Why women’s golf is poised to seize its chance to shine

The Ladies Euro­pean Tour re­sumes at the Scot­tish Open to­day with good rea­son to be­lieve the fu­ture is bright A so­cially dis­tanced sport

The Daily Telegraph - Business - - Sport - By Kate Rowan

Alexan­dra Ar­mas stops her­self from us­ing the word lucky to de­scribe the pro­fes­sional women’s golf tour’s rel­a­tively swift re­turn to com­pet­i­tive ac­tion. In­stead, the Ladies Euro­pean

Tour chief ex­ec­u­tive la­bels her sport as be­ing “less un­for­tu­nate” than oth­ers, given its nat­u­rally so­cially dis­tanced na­ture, as the cir­cuit restarts to­day with the Ladies Scot­tish Open.

The big names of the women’s game, in­clud­ing 2018 AIG Women’s Bri­tish Open win­ner Ge­or­gia Hall and last year’s Open win­ner Hi­nako Shi­buno, join the field at the Re­nais­sance Club in North Ber­wick this week.

It is a chance to boost the game’s pro­file fur­ther, which Ar­mas, a for­mer Tour player, be­lieves is vi­tal in an in­creas­ingly crowded women’s sport­ing marketplac­e. She also hopes that golf’s restart will push mo­men­tum to­wards the re­turn of the women’s English Open, which has not been played since 2008, and points to Hall and fel­low Sol­heim Cup team-mates Charley Hull and Bronte Law as key to tap­ping into new au­di­ences.

“Eng­land has a lot of other women’s sport but there is a lot of men’s golf. They don’t see that there is a gap by not hav­ing a women’s English Open, so it is up to us to el­bow our way in there and make peo­ple re­alise that they are miss­ing out by not hav­ing us,” says Ar­mas.

“Eng­land has amaz­ing fe­male golf stars and they need to get a more prom­i­nent pro­file. There is a de­mand that peo­ple want to see their favourite player play in her home coun­try. That is the start­ing point, it has hap­pened with women’s foot­ball, peo­ple fol­low­ing their favourite stars and now it has to hap­pen for English fe­male golfers.”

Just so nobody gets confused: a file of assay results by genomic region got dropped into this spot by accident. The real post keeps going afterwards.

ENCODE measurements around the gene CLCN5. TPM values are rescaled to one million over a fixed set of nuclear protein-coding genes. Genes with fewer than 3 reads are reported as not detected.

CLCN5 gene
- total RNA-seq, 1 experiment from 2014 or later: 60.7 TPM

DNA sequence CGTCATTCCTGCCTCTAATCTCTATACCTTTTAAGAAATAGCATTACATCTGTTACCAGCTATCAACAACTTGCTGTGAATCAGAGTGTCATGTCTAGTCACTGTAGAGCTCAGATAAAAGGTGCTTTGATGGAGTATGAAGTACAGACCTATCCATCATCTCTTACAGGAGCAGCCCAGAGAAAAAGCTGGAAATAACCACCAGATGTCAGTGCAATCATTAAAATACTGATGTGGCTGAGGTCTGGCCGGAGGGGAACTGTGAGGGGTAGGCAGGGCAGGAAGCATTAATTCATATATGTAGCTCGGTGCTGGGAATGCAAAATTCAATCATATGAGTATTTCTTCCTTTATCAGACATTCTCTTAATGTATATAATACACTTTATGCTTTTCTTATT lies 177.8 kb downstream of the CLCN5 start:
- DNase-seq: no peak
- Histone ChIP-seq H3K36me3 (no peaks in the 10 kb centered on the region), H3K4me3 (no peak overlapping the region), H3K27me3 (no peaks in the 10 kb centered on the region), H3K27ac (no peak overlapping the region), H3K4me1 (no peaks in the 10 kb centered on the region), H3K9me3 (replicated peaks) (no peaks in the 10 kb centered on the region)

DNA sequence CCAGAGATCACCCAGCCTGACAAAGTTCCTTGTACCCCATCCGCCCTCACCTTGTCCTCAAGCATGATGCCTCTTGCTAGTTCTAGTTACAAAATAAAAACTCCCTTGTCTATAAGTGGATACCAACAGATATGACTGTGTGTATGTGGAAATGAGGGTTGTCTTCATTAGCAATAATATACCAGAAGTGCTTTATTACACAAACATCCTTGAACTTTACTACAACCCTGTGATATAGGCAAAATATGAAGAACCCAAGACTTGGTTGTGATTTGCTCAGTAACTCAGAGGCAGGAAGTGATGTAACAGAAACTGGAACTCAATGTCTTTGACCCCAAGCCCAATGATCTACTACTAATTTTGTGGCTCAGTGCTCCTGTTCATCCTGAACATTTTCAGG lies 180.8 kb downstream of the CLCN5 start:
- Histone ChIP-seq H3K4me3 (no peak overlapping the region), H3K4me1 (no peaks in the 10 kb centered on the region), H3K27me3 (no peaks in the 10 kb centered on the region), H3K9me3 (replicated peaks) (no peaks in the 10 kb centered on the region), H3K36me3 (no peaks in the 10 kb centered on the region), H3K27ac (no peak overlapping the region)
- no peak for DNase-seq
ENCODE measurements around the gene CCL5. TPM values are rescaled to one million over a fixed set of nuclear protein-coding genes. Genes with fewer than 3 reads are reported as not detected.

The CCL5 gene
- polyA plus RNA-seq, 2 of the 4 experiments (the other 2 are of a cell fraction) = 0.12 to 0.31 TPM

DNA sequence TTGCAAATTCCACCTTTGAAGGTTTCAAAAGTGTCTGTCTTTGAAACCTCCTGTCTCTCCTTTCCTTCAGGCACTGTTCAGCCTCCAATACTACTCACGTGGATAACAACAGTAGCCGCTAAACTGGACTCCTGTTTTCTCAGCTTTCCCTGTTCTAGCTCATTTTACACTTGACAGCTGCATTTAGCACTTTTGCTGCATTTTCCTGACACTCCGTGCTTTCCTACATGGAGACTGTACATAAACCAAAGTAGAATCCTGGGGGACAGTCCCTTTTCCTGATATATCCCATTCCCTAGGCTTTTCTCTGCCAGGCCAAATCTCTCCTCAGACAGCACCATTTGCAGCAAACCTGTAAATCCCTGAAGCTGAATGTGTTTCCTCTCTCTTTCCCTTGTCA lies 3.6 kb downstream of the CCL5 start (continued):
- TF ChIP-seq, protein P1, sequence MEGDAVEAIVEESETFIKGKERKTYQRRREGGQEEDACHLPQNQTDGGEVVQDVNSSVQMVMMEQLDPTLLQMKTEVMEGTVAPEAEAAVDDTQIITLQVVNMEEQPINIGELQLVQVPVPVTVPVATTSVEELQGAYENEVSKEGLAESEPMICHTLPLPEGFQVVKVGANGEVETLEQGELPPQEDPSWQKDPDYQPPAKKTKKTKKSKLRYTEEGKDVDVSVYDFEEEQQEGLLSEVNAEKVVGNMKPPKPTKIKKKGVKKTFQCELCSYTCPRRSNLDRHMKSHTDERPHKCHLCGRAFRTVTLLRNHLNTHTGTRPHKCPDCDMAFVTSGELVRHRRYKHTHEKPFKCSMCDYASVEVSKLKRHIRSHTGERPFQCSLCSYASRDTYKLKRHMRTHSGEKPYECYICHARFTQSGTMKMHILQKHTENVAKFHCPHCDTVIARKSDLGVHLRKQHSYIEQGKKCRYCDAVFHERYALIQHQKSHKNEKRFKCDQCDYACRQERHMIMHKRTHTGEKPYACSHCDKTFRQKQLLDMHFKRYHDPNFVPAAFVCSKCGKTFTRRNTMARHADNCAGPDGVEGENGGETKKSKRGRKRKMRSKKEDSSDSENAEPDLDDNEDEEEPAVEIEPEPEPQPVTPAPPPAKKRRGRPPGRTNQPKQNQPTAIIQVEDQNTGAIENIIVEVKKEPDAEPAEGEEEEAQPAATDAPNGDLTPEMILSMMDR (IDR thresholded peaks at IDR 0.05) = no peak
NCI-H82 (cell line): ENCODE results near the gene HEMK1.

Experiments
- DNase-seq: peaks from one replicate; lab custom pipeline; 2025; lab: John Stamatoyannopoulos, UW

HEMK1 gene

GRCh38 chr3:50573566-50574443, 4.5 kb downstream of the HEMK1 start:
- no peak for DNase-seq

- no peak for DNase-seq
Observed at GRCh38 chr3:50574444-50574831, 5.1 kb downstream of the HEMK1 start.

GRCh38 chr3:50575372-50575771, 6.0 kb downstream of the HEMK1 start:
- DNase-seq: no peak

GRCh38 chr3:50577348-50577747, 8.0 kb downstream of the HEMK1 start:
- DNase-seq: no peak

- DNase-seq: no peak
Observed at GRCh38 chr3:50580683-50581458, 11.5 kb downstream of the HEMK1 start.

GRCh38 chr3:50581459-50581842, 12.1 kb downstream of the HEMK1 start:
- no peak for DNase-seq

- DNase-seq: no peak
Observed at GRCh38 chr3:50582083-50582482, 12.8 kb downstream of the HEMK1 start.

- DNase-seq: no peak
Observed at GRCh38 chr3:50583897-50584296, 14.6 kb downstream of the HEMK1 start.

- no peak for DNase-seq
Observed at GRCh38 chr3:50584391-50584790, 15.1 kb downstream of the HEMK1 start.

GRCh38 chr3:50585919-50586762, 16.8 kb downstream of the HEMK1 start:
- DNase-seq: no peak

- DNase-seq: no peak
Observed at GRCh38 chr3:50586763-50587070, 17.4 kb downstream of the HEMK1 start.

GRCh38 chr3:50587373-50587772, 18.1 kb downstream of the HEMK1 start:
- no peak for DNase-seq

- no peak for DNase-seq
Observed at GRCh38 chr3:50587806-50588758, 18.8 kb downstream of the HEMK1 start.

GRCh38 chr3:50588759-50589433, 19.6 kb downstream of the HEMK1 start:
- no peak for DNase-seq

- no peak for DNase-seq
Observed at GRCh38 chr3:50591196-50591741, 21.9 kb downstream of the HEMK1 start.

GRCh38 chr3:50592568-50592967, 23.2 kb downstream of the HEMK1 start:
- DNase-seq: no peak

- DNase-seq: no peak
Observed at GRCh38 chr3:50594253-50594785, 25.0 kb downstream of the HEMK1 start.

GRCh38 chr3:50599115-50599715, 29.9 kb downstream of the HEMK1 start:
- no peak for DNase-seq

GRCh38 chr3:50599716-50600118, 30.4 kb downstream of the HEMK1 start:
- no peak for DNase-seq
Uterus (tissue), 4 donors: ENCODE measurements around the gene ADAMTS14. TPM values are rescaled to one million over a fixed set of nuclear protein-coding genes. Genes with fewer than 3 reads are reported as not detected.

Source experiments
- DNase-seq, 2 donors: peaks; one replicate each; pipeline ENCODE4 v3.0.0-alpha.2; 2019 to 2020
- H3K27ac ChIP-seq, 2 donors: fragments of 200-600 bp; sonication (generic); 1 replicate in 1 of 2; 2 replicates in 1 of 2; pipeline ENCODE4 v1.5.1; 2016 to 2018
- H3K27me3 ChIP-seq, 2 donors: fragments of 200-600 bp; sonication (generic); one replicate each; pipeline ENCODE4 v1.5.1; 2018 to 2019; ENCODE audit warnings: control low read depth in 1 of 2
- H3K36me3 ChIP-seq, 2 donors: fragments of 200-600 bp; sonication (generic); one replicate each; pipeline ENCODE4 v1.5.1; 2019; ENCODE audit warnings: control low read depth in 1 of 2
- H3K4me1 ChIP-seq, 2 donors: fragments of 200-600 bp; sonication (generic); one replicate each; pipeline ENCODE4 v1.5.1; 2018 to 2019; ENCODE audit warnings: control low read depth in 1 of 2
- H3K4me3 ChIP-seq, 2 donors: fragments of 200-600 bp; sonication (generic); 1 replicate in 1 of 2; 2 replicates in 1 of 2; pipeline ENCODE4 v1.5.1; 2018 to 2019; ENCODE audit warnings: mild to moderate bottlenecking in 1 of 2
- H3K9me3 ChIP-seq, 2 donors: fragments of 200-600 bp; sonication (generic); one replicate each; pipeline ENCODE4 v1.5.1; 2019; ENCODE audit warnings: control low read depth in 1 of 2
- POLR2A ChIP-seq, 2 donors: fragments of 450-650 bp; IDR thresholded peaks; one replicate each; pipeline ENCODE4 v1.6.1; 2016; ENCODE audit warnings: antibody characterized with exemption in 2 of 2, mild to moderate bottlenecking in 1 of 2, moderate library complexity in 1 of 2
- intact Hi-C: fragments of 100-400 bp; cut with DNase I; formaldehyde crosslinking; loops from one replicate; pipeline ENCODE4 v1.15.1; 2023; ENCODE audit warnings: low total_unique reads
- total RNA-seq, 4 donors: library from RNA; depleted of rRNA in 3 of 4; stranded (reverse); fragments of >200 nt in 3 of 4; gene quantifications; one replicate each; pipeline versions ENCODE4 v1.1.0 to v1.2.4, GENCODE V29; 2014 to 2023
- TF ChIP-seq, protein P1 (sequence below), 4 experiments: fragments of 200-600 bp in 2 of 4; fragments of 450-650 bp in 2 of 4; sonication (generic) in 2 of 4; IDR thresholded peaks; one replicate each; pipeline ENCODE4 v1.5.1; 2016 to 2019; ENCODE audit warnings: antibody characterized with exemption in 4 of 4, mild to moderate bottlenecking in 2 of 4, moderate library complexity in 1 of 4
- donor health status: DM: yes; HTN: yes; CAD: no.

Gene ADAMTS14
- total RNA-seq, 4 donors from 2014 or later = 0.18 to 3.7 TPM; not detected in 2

The Rose Ladies Se­ries ef­fect

Meghan Ma­cLaren, the two-time LET win­ner, still holds a trace of ex­cite­ment in her voice as she de­scribes how she felt when Justin and Kate Rose an­nounced that they were launch­ing the Rose Ladies Se­ries. “I thought I was dream­ing!

It was amaz­ing to have a golfer like Justin come on board with women’s golf, just to have some­one of that stature changes how peo­ple per­ceive us,” she says.

“For the last few years, I had been think­ing we re­ally needed a big name male ally and now that we have Justin Rose it is an im­por­tant mo­ment for women’s golf. I am not telling peo­ple that they have to watch us but it is about grow­ing that aware­ness. It meant so much to see Justin’s cad­die wear­ing a base­ball cap with the Rose Ladies Se­ries logo dur­ing the PGA Cham­pi­onship last week­end. Then for Justin to be talk­ing about it in all his in­ter­views – and that was at a ma­jor!”

The se­ries came into be­ing after the Roses read an in­ter­view in The Daily Tele­graph with LET pro­fes­sional Liz Young, who was or­gan­is­ing a tour­na­ment for Bri­tish fe­male pro­fes­sion­als to try to fill the gap be­fore the re­sump­tion of Tour golf.

Kate Rose, a pow­er­ful ad­vo­cate for in­creased equal­ity in women’s golf over the se­ries’ eight-week run, says: “I am a big be­liever of if you don’t see it, it is hard to want it. If women’s golf isn’t on telly, how are we ex­pect­ing women to take up the sport in Eng­land or in Bri­tain?”

She echoes Ma­cLaren’s point that bring­ing an au­di­ence, which may usu­ally only watch the men’s game, is key to grow­ing it for the women. “Men were re­ally en­joy­ing the Rose Ladies Se­ries high­lights on Sky Sports.”

De-bunk­ing elit­ist im­age

While Ma­cLaren is acutely aware that golf has a rep­u­ta­tion of be­ing “very white and very male and can seem very priv­i­leged”, she is keen to de­bunk that stereo­type.

“There has been a lot of talk around di­ver­sity in sport re­cently and ob­vi­ously golf has a long way to go, but I see women’s play­ers as per­haps be­ing able to lead the way on broad­en­ing out who plays and watches golf,” she says.

“Al­ready, you see in the women’s game, there are more peo­ple who are open about their sex­u­al­ity. I think we can take that and use that to open our sport up.”

The idea of the ma­jor­ity of fe­male LET pro­fes­sion­als liv­ing a priv­i­leged life is quickly erased as so many play­ers do not even have spon­sors – the sit­u­a­tion Ma­cLaren cur­rently finds her­self in. “I am com­pletely re­liant on prize money. I don’t think lots of peo­ple are aware of how wide­spread that is.” Ar­mas agrees that there are mis­con­cep­tions around play­ers’ lifestyles. “Golf is a hard sport, the women are trav­el­ling on their own, it is not glam­orous,” she says. “They are at the top of their game and de­serve to be recog­nised for that. “That in­cred­i­ble side of them should not be min­imised be­cause peo­ple think it is rich, mid­dle­class kids hav­ing a jolly, which is not at all what these women are.”

Star at­trac­tion: Play­ers such as Ge­or­gia Hall are cru­cial

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